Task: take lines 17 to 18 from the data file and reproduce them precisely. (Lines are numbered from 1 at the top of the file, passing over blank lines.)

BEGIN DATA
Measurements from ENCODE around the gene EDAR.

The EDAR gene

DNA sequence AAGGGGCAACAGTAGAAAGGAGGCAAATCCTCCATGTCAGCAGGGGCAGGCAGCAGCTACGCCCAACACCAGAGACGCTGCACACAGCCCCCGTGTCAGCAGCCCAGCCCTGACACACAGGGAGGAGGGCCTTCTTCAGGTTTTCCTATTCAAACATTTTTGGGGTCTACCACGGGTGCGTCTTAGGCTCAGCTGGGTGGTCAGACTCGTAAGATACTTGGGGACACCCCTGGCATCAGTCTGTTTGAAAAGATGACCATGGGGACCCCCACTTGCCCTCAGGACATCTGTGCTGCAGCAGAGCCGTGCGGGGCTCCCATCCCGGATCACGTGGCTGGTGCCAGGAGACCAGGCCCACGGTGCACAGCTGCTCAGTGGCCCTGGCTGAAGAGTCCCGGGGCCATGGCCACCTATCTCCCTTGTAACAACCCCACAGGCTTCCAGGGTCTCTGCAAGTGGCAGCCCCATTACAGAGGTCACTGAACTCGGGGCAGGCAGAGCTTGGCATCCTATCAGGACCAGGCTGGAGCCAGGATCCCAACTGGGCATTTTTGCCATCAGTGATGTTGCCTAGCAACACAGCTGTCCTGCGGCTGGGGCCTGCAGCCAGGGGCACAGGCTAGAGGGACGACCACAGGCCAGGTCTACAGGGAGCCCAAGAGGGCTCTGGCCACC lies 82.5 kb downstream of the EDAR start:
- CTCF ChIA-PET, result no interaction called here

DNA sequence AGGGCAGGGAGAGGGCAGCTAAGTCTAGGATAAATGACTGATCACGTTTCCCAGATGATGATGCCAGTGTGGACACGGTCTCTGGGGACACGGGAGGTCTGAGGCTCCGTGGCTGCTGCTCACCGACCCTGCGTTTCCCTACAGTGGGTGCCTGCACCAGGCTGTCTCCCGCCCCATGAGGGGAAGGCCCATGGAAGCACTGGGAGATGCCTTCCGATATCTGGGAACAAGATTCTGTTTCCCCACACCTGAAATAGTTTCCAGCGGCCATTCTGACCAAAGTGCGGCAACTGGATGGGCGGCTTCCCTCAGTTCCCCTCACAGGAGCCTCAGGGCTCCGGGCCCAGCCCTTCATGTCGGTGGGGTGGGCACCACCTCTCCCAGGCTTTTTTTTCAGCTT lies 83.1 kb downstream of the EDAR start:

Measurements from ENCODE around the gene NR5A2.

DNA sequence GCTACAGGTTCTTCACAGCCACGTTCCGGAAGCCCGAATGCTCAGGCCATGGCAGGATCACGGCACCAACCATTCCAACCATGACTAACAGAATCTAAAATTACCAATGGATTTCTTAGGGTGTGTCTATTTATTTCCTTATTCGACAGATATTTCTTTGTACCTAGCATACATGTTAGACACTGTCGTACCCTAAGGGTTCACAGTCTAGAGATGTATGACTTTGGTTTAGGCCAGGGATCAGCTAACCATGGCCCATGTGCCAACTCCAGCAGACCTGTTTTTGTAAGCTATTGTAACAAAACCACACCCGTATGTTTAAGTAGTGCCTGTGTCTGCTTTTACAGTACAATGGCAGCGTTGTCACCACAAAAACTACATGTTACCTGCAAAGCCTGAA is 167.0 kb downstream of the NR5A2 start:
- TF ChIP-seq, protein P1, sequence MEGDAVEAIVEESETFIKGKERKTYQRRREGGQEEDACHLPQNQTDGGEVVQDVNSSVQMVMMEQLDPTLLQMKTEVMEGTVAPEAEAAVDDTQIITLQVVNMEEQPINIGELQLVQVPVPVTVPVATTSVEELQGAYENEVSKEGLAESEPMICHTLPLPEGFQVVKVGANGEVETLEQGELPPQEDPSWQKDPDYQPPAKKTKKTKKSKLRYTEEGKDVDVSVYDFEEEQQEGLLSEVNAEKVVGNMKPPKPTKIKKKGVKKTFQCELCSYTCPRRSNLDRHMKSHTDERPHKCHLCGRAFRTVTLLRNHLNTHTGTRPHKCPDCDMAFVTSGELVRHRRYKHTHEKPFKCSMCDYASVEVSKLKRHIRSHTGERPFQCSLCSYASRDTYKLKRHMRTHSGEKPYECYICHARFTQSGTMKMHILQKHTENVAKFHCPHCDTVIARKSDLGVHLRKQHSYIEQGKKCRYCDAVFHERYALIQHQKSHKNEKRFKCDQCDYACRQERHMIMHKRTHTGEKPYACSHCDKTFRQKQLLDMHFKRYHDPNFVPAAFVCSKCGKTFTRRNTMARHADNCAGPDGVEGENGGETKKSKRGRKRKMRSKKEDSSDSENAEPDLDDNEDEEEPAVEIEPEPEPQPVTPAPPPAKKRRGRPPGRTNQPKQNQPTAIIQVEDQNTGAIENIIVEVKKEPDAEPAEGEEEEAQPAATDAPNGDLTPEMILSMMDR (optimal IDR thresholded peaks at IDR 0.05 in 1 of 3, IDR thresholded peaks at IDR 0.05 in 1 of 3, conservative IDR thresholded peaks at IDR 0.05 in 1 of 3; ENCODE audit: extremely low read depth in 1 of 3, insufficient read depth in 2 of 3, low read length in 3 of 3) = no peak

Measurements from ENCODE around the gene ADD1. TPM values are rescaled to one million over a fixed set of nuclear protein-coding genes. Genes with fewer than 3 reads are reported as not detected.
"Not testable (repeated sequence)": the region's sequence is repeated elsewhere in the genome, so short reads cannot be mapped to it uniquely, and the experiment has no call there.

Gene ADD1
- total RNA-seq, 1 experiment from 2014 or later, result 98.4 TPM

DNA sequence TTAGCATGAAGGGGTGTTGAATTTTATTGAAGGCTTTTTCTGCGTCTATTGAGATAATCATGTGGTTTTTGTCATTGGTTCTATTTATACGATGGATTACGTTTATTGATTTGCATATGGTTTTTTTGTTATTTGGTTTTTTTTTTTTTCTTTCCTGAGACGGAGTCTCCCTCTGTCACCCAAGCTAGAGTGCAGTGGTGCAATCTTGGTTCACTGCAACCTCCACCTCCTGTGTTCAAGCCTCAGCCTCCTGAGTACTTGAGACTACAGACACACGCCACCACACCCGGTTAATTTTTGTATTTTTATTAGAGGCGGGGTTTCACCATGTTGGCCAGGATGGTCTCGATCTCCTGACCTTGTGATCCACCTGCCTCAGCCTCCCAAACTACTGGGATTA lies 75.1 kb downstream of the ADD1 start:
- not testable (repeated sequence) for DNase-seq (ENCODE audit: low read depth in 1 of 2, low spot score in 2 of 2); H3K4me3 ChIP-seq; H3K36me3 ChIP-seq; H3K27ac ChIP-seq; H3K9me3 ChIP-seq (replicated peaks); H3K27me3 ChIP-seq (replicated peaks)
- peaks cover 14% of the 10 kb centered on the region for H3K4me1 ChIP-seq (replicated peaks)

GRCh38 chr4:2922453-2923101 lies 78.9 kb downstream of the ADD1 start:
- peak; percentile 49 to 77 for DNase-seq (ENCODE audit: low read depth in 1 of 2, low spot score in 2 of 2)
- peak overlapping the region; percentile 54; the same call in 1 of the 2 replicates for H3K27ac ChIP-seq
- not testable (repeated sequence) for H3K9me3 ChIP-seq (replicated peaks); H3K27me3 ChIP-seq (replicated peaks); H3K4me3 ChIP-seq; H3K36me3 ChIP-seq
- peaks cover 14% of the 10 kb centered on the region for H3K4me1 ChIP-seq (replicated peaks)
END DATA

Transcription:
- peak; percentile 49 to 77 for DNase-seq (ENCODE audit: low read depth in 1 of 2, low spot score in 2 of 2)
- peak overlapping the region; percentile 54; the same call in 1 of the 2 replicates for H3K27ac ChIP-seq